Kimberley Aboriginal Medical Services has raised the alarm about alleged cases of tourists attempting to get COVID-19 vaccines intended for high risk Aboriginal people.
Under the WA Government's Remote Aboriginal Communities Directions, only those who live, work or provide essential services in a closed remote Aboriginal community are permitted to enter.
Anyone who enters a closed community without a valid reason can be hit with fines of up to $50,000 and of the 274 WA Aboriginal communities with a listed status, 245 are closed to travellers.
KAMS medical director Dr Lorraine Anderson said there have been cases of complete disregard for signage warning travellers that communities are closed.
"All of the closed communities have got signs out, they've got barrels out, the roads are closed; [tourists] are just driving around," she said.
Several tourists have visited vaccination clinics in communities and asked to be administered doses of the vaccine, Dr Anderson told The West Australian.
The incidents have angered medical staff and Indigenous communities who are working tirelessly to vaccinate their people.
"Sitting in the waiting room of one of our clinics while we've got the most vulnerable population in the country there and we've got tourists disregarding the law and putting those people at risk; I don't know what they don't understand about this," she said.
Rollout of the Pfizer vaccine into remote communities has seen just 310 doses administered and immunisations made available at every remote clinic within 10 days.
Dr Anderson said it was important the rollout continues.
"We've got a massive unvaccinated population and a massive pandemic bearing down on us so there is absolute urgency that people get vaccinated."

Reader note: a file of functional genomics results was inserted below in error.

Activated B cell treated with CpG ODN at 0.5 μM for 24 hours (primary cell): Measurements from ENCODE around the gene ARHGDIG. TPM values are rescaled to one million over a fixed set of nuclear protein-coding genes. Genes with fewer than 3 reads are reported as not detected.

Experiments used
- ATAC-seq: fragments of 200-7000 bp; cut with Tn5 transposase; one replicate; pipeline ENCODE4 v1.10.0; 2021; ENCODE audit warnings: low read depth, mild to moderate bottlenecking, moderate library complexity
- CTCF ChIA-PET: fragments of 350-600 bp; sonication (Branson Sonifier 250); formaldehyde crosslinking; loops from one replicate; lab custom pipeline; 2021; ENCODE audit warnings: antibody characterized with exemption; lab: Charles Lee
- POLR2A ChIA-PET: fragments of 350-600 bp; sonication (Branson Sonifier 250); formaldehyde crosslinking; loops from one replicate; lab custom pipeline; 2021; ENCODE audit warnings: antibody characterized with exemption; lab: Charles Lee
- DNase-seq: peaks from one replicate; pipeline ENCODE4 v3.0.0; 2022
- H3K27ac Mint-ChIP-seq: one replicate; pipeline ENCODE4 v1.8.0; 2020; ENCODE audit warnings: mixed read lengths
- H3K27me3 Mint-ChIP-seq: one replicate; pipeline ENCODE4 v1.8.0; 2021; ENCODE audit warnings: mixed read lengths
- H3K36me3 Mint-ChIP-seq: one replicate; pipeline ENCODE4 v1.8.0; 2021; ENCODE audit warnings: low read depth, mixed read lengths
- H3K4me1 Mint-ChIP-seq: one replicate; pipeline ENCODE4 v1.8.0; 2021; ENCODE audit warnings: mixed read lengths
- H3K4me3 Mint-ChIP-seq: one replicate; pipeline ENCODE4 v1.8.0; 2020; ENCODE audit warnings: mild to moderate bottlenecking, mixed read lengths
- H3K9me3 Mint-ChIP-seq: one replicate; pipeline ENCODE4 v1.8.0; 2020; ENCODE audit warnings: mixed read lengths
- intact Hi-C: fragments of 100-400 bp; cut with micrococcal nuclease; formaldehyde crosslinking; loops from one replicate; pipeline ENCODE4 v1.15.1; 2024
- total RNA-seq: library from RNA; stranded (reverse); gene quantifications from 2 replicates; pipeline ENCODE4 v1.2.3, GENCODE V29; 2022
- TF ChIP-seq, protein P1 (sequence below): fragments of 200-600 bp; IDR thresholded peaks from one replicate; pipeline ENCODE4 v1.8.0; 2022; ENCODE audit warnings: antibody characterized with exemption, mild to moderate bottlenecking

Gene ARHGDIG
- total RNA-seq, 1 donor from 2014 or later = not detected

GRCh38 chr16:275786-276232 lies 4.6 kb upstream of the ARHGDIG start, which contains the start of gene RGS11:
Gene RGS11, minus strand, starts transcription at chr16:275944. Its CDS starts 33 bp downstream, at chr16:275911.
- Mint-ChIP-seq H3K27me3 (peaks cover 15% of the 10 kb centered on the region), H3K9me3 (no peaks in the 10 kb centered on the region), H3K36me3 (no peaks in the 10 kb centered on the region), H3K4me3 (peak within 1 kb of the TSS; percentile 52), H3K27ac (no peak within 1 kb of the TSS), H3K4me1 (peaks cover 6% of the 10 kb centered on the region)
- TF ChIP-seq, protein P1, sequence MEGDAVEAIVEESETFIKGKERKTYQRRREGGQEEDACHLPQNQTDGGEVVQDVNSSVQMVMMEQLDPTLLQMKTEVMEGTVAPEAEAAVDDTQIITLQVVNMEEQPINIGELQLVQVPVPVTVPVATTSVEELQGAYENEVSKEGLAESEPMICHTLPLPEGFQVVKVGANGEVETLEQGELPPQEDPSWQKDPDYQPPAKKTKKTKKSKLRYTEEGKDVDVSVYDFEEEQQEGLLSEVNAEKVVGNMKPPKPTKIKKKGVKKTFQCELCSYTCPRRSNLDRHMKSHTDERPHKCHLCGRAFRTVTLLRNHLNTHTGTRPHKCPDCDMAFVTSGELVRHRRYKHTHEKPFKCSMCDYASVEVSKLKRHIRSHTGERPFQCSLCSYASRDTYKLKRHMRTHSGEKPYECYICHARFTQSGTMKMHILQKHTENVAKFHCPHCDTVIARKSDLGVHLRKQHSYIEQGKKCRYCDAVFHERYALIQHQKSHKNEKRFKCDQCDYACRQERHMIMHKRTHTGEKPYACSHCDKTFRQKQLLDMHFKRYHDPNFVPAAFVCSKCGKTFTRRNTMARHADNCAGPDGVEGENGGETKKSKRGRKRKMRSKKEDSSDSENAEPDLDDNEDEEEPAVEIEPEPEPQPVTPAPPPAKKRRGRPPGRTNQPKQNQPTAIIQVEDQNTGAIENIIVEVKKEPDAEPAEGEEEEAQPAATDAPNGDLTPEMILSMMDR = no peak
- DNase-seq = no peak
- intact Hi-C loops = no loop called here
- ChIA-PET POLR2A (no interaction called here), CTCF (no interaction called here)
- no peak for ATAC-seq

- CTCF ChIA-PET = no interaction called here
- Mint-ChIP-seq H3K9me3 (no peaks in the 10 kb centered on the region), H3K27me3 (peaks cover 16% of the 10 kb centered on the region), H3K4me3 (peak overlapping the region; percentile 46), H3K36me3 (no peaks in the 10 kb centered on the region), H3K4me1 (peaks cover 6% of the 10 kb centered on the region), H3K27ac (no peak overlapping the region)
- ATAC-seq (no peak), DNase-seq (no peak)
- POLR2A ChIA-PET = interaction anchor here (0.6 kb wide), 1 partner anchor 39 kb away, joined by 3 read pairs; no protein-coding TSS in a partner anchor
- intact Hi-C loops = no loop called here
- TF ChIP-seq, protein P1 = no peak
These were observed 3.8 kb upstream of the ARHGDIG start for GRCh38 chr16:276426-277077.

WA Premier Mark McGowan has slammed cases of tourists entering remote communities closed to visitors, calling the travellers "disrespectful".
"This is completely unacceptable, not only for the health of local Aboriginal people, but it's disrespectful to those communities," he said.
"No one wants a COVID outbreak in a remote Aboriginal community. Tourists need to follow the rules like everyone else."
The Premier told reporters the tourists are endangering lives in the communities.
"Essentially, what we've given is a blanket ruling, that you shouldn't go into remote Aboriginal communities unless that remote Aboriginal community has made an informed decision to allow you to go in," he said.
"There's often signage saying don't come in; there's rules around people not being permitted to come in, and some people are breaching that rule."
Mr McGowan said he wants to ensure WA's Aboriginal population is protected as Aboriginal people are "far more susceptible to viruses".
"[Tourists are] endangering the lives of people in those communities, and they're breaking the law and they shouldn't do it."
By Sarah Smit